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    What steps will the Central Bank take next?

    Fatih Özatay, PhD13 November 2012 - Okunma Sayısı: 872


    The only factor that could possibly limit foreign exchange inflows towards Turkey and its peers is the risk of a fiscal cliff in the US.

    Here is a quote from the Central Bank’s (CB) latest Inflation Report, page 12 (similar statements can be seen in the Monetary Policy Committee Meeting Minutes, Article 15): “a resurge in short term capital inflows may slow down the rebalancing process through rapid credit growth and appreciation pressures on domestic currency. Should such a risk materialize, the CBRT may keep short-term rates at low levels while tightening through macroprudential tools such as reserve requirements. Moreover, the automatic stabilizer nature of the Reserve Option Mechanism will support financial stability.”

    Conditions highlighted here are the conditions that have been affecting Turkey since the late 2010. Can Turkey face a similar situation in the period ahead? Unless external conditions deteriorate, Fitch’s upgrade on Turkey’s credit rating to investment level will strengthen foreign exchange inflows. If the two major credit agencies besides Fitch also increase Turkey’s rating to investment grade, we should expect foreign exchange inflows further strengthen.

    Such upgrade is not expected in the next months, however. Therefore, it will be useful to review the external conditions. Risks that stem from Europe are weaker compared to the first eight months of the year, thanks to the latest ECB decision in September. There still are several risks; but markets were relieved after the ECB’s declared that on the condition that crisis countries take the required steps, it will take action in support. Right after, the FED announced that a new quantitative easing was on the way and the decision is effective currently. Interest rates are extremely low in Europe and the US both. On the other hand, European growth is sluggish and this week growth estimates for 2013 were revised downwards at a large degree.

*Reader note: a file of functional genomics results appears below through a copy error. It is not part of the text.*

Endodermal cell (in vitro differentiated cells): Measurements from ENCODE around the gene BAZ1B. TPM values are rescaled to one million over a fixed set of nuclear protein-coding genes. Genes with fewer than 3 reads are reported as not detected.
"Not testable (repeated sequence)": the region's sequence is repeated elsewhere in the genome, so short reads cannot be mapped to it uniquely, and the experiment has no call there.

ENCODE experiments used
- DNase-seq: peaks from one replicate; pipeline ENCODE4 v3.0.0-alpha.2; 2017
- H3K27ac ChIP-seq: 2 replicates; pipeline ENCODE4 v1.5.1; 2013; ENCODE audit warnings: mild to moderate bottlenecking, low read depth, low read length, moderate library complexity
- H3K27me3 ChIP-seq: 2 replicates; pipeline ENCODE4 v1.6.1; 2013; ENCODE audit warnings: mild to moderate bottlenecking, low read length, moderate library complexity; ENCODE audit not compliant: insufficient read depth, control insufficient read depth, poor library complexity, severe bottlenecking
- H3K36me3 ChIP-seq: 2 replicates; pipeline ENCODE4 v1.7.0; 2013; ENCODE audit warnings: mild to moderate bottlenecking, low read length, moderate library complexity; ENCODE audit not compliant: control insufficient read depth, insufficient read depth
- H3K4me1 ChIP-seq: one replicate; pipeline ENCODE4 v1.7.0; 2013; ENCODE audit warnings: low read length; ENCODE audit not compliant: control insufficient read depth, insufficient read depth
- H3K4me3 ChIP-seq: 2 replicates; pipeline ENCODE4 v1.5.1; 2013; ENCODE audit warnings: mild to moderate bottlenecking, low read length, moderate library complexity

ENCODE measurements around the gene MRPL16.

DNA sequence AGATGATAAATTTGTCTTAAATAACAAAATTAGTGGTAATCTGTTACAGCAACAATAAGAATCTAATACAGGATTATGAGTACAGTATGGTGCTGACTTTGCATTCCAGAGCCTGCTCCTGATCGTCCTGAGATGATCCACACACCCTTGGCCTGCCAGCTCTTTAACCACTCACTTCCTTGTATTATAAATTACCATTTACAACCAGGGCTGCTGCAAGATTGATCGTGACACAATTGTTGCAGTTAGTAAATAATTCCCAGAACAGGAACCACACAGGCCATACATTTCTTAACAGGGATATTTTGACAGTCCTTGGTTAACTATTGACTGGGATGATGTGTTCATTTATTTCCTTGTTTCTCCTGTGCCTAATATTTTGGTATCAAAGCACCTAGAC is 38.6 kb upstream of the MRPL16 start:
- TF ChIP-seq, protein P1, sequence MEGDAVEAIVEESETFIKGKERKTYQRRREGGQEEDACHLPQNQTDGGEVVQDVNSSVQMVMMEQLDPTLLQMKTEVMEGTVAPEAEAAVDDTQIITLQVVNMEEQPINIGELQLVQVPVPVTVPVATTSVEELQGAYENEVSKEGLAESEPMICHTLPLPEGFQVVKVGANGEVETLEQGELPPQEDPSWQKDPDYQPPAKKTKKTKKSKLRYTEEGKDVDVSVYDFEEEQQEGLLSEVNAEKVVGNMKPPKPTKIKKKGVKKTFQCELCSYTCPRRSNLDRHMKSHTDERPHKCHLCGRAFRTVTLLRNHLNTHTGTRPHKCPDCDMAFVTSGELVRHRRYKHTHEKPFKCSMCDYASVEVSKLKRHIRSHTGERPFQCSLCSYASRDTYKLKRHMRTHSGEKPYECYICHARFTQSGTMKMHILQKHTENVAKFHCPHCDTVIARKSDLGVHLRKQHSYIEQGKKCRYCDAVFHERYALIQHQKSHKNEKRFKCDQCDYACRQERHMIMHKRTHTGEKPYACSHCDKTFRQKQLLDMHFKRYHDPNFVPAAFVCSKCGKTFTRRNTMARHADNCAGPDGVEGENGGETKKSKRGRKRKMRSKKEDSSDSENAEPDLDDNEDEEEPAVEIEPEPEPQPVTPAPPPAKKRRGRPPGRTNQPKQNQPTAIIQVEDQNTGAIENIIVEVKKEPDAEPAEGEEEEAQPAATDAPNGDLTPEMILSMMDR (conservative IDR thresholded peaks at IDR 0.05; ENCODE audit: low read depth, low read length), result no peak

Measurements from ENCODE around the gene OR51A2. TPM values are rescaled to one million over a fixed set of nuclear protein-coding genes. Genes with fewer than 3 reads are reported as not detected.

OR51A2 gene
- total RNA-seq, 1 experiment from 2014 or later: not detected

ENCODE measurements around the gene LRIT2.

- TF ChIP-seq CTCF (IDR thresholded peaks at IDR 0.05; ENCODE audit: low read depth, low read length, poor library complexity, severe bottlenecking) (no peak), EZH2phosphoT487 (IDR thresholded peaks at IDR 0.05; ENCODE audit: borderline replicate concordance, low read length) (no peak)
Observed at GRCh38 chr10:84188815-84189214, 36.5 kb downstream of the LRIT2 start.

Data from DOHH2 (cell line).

Given this picture, it is by nature that abundant liquidity will flow towards Turkey and peer economies. The amount of foreign fund inflow to Turkey recently was already above the fund requirement of the economy. The only factor that could possibly limit foreign exchange inflows towards Turkey and its peers is the risk of a fiscal cliff in the US. If Democrats and Republicans cannot reach a consensus, automatic tax raise and expenditure cuts will become effective by the end of the year, that is, before the economy fully recovers. Then, the debt-ceiling issue will come on the table. This as a whole is a major risk on the world economy.

    In this context, we shouldn’t expect extensive foreign exchange inflows towards Turkey and peer countries unless it becomes definite how the US will solve the fiscal cliff problem. Therefore, in the first phase, the CB will stick to the plan initiated in September. It will most probably lower the upper limit of the interest rate corridor and keep the average funding rate between the policy rate at 5.75% and the lower limit of the corridor at 5%.

    Given the current external conditions discussed above, the downwards pressure on the value of the lira will continue if the fiscal cliff problem is solved without any negative consequences on the recovery process and if the circumstances in Europe do not worsen. In that case, the CB will gradually put into effect the policy highlighted above:

    First, it will lower the interest rate corridor to further reduce and float the average funding requirement. Also, it may consider increasing the reserve options coefficient in order to encourage banks to keep more foreign exchange at the CB. We shouldn’t expect a raise in required reserve ratio without a sign of a significant increase in growth rate, however. This option will be come on the agenda later on.

    And please note that I am not raising these as steps that should be taken. I am just opening to discussion steps the CB can possibly take in the light of official statements.

    This commentary was published in Radikal daily on 13.11.2012